No 204/2018 from Jul 27, 2018
The behavioral biologist PD Dr. Mirjam Knörnschild and the neuroscientist Dr. Radoslav Cichy from Freie Universität Berlin have each won a Starting Grant from the European Research Council (ERC). Each ERC Starting Grant is worth up to 1.5 million euros over a maximum of five years. With the Starting Grants the ERC promotes pioneering projects led by researchers at an early stage in their academic careers. Mirjam Knörnschild’s project is entitled Culture as an evolutionary force . Radoslaw Cichy studies the neural dynamics of visual cognition.
PD Dr. Mirjam Knörnschild
Culture as an evolutionary force
PD Dr. Mirjam Knörnschild works in the fields of behavioral ecology and bioacustics. She is a Heisenberg Group Leader at the Department of Biology, Chemistry, Pharmacy at Freie Universität and a visiting scientist at the Berlin Museum für Naturkunde - Leibniz Institute for Evolutionary and Biodiversity Research. Her project is entitled Culture as an evolutionary force: Does song learning accelerate speciation in a bat ring species?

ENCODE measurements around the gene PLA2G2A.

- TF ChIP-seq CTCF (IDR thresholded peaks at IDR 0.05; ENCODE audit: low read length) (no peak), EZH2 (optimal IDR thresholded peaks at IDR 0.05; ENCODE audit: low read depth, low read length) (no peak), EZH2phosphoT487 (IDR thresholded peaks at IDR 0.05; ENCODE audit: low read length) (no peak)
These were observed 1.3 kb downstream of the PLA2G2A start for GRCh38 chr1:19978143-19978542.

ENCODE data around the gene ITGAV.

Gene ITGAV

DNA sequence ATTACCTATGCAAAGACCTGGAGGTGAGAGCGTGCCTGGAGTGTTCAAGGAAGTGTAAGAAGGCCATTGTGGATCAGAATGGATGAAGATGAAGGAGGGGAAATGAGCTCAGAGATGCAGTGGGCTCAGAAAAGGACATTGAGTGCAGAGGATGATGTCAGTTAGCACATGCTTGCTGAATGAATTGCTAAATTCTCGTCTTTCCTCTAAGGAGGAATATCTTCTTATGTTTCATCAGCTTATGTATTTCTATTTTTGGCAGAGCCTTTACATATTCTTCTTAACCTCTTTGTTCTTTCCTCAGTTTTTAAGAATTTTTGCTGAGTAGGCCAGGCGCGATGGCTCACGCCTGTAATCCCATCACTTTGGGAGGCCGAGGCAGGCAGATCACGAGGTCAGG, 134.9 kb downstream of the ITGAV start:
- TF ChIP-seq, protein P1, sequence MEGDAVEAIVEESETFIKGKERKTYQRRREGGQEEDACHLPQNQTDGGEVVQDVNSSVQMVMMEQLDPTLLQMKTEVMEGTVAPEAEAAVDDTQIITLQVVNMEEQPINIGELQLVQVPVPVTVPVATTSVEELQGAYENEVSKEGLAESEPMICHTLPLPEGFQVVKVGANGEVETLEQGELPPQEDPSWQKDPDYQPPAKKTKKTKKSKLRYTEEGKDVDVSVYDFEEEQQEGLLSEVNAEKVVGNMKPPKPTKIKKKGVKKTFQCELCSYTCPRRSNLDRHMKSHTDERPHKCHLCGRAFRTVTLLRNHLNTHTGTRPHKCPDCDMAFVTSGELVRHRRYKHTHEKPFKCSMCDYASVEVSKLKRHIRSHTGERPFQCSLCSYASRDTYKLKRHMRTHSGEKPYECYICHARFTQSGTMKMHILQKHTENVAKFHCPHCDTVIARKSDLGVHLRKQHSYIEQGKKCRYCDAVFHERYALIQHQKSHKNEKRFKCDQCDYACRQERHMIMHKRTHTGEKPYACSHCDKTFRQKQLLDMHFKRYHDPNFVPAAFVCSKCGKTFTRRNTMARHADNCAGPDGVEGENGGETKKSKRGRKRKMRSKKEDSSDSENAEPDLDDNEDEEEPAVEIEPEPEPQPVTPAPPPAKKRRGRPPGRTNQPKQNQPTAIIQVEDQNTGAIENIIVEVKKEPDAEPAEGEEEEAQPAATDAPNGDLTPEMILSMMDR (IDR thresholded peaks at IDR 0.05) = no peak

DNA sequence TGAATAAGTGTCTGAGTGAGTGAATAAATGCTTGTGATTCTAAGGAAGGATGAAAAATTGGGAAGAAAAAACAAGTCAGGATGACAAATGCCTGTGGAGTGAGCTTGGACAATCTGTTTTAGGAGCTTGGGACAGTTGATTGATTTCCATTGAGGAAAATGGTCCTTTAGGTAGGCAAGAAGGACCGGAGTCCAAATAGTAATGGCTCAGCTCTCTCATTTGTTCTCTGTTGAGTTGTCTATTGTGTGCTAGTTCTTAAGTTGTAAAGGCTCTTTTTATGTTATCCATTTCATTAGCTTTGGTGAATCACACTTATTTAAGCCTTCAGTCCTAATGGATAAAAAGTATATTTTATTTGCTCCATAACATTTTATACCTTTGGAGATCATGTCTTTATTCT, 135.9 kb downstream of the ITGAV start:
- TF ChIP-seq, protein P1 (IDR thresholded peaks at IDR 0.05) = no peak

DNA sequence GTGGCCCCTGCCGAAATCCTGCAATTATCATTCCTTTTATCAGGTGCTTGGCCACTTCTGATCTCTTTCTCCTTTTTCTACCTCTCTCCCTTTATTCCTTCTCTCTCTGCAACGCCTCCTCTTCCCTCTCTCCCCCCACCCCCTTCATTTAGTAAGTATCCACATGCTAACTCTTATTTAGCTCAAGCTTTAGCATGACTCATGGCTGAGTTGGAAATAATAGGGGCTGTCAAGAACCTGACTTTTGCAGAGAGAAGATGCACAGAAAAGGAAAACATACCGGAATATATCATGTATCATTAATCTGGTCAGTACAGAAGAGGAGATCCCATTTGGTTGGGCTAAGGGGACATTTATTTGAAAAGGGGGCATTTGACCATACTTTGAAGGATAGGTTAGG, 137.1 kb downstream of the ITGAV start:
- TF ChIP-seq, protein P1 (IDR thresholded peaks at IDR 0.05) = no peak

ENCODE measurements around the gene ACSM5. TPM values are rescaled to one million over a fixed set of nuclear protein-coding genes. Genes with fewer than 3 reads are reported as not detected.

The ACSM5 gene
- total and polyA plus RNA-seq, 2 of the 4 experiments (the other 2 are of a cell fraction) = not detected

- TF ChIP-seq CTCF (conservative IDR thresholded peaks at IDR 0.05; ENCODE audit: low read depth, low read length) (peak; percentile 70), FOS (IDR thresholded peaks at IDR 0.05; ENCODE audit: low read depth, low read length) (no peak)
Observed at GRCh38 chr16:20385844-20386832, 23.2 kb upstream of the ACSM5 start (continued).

Culture plays a prominent role in human evolution. Cultural differences can affect not only our behavior, but also our genes. The ability to metabolize lactose as an adult, for example, developed along with the cultural achievement of livestock farming. Such a coevolution of genes and culture can be found in different areas of life, not only in humans but also in other animals. However, it is still unclear whether cultural differences in animals are merely associated with genetic differences, or whether cultural differences can even promote the development of different species. Mirjam Knörnschild aims to answer this question by examining the influence of culturally transmitted dialects on speciation in a bat species: males of the greater sac-winged bat Saccopteryx bilineata are known for their versatile singing, which has distinct regional differences. These regional dialects are culturally transmitted, as they are passed on through learning processes from generation to generation. In addition, Saccopteryx bilineata in Central America is a so-called ring species, which is crucial for the research project. A ring species emerges when a species spreads around a barrier, such as a mountain range, and the two populations at the end of the ring no longer mate when they encounter each other again. Studying a ring species with culturally transmitted dialects makes it possible, for the first time, to test at each step of speciation along the ring whether cultural differences are responsible for genetic differences among populations. If culturally transmitted dialects actually speed up speciation, there would for the first time be evidence that cultural selection is an important evolutionary force along with natural selection and sexual selection.